Not like, eventually…any moment now. Children in movies are not allowed to have two parents. You’ve either lost your mother (or father) tragically or are a full-blown orphan. See: The Wizard of Oz, Despicable Me, Bambi, The Land Before Time, and every Disney Princess movie ever made.
8. Guns for everybody!
The children’s movies of our youth were awesome, but also, there were SO MANY GUNS. Whose idea was this? WHY? Honestly, between the pistols, the muskets, the exaggerated fist-fighting brawls and cartoon characters chasing each other around with pitch forks and knives, I’m done.
9. Smoking is cool.
What’s the deal with all the smoking in children’s movies? And it’s not just the villains! Plus, when you throw in charming images of Ariel trying a pipe, or that 101 Dalmatians guy puffing away as he writes songs, or a movie dad relaxing with a nice cigar, it’s confusing. Is this smoking thing really that bad? It seems sort of charming. (Spoiler: it’s not.)
10. Smoking is a rite of passage.
Remember in Now and Then, when the kids try smoking on a hot summer day? Like many other coming of age films, trying a cigarette is presented as a rite of passage – a stepping stone to maturity and adulthood. There’s no mention of the poison, addiction and eventual cancer. Nice one, Hollywood.
So what do we do about all this? Well, mostly, we trust that we’re raising decent human beings who won’t grow up to speak exclusively about poop, kidnap their love interests or abandon their family for a sketchy dude they just met. ONE CAN HOPE. We teach them that movies are fantasy, discuss the good and the bad things that they see on screen, and let entertainment be just that.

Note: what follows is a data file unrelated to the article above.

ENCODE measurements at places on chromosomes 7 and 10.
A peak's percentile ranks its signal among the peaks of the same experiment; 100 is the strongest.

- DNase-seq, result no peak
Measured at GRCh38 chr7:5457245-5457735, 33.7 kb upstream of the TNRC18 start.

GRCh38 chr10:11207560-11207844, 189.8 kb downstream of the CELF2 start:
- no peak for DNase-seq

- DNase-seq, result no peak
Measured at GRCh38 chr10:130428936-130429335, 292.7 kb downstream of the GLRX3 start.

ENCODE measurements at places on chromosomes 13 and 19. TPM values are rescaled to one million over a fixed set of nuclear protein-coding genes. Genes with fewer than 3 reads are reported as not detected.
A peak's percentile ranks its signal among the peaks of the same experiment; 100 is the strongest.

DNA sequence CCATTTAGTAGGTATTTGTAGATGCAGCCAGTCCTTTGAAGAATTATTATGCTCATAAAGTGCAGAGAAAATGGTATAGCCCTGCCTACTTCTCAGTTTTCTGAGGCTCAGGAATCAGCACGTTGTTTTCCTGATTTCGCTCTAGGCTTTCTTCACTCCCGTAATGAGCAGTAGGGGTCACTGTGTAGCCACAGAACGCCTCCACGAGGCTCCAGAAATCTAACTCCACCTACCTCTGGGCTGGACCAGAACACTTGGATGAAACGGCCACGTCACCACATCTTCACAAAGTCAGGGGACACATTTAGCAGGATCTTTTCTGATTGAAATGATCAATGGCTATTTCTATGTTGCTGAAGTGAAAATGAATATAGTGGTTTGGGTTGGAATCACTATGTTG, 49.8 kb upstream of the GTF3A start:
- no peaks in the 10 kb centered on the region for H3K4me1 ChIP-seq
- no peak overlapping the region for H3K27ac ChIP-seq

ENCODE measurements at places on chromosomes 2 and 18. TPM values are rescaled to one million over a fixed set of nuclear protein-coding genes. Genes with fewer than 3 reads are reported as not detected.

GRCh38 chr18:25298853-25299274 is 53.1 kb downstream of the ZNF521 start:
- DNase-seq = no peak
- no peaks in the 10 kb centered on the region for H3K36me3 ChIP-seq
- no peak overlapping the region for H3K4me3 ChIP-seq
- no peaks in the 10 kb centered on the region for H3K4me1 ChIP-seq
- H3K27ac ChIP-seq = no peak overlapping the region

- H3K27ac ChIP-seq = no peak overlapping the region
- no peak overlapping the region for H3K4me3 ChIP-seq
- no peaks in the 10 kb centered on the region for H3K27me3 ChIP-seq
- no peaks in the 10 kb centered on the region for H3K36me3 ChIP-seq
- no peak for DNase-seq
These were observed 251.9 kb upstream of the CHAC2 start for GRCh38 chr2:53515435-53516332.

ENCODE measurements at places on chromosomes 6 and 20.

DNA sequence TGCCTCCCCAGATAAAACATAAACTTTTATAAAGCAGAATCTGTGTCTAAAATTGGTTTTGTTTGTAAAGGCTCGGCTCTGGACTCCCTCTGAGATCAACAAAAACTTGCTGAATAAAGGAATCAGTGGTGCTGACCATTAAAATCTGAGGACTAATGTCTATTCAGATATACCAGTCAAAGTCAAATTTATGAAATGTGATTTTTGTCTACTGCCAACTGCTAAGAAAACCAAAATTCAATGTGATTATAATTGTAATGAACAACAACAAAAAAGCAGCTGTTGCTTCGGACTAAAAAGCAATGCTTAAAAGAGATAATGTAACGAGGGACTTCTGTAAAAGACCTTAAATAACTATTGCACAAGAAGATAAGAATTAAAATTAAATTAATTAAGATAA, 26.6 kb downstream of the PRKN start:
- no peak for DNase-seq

But when it endangers your children’s health, you can do more.
Since smoking in films isn’t seen as typical advertising, it doesn’t draw the same skepticism. Which means that 86% of movies with smoking were rated ok for kids and teens in Ontario to watch. It’s estimated that 185,000 children and teens will start smoking due to their exposure to it onscreen, and 37% of Ontario youth smokers are recruited to become smokers due to seeing smoking in the movies. But tobacco kills nearly 6 million people each year! So, what the heck are we doing about it?
There are many, many statistics from across the globe that have demonstrated that the more kids see smoking in movies, the more likely they are to start. Yet it’s totally preventable.
If we reduce children’s exposure to on-screen smoking in movies, we reduce their likelihood of trying a cigarette. And by reducing children’s exposure, you’re protecting your kids from the tobacco industry’s evil, nasty tactics. And while we all parent differently, none of us want our children inhaling toxic fumes because they think it’s harmless, or even cool.
So, as parents, we have the opportunity to make all new movies smoke free. By signing this petition, you can be part of a huge movement that seeks to end smoking in all new movies, starting with those approved for teens and children. Why not spend 30 seconds working toward #smokefreemovies for all kids? It’s a great place to start.
Next up? All that other stuff.
This post is brought to you by the Region of Peel and is a part of an ON-wide Smoke-Free Movies initiative among public health units.